- Rudder: a flat piece of wood or metal that helps control a boat
Questions and Answers
Question: What did Lewis and Clark think of Charbonneau?
Answer:They thought his wife was his very best asset. Sacagawea was brave, smart, and resourceful. She became one of the most valuable members of the Corp, although she was rarely given the credit she deserved.
Lewis and Clark: Crossing the Rocky Mountains
Lewis and Clark (and Thomas Jefferson) had hoped to discover a Northwest Passage, a system of rivers that would run all the way to the Pacific Ocean, opening up trade with Asia. The Rocky Mountains were a disappointing surprise and the end of their dreams of finding a continental waterway. Crossing the mountains was a tough challenge.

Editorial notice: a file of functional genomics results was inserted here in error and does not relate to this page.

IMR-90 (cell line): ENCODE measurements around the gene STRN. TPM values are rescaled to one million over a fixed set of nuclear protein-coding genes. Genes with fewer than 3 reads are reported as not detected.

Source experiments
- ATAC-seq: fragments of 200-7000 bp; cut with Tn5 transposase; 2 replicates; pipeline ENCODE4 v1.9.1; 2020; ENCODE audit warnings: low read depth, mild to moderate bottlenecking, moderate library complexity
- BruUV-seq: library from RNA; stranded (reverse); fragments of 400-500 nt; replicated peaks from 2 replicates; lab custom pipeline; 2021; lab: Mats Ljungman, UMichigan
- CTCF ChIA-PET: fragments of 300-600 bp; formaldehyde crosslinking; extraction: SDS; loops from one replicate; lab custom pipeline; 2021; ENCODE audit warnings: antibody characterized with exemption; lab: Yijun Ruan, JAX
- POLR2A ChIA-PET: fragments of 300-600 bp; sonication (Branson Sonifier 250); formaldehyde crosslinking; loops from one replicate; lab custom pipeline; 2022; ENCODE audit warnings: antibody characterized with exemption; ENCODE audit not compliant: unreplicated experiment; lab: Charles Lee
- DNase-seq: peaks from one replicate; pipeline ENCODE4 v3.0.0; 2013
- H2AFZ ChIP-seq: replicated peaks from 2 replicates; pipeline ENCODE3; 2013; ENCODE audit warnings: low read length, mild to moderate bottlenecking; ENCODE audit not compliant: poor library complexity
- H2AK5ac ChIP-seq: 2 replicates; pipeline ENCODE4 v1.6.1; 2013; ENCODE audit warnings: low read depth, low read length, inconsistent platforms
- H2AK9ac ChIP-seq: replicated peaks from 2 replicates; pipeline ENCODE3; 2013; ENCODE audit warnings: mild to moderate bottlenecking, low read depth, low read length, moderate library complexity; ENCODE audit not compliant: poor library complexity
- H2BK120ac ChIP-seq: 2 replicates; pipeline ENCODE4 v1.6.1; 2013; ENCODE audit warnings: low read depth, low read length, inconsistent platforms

- In late summer of 1805, the Corp began their travels across the mountains. Their journals record that they crossed some of the worst roads imaginable. The sides were steep and some of the roads were still covered with snow. Several of the horses fell and some were crippled. One horse fell a hundred yards into a creek, but was fine.
- They were fascinated to find boiling water coming out of the ground. One person took a bath in the warm water.
- Game was hard to find in the mountains and the men often went hungry. Sometimes they had to kill a horse to have something to eat. In late August, the weather was already cold and snowy.
- Finally they came out of the mountains. A Nez Perce Indian took them to the Grand Chief’s lodge. He drew them a map of the rivers going forward. The men built five dugout canoes and continued on.
- The men traveled down white water rivers in those canoes. One canoe sank and another turned over. They lost their gun powder, some bedding, and much of their food.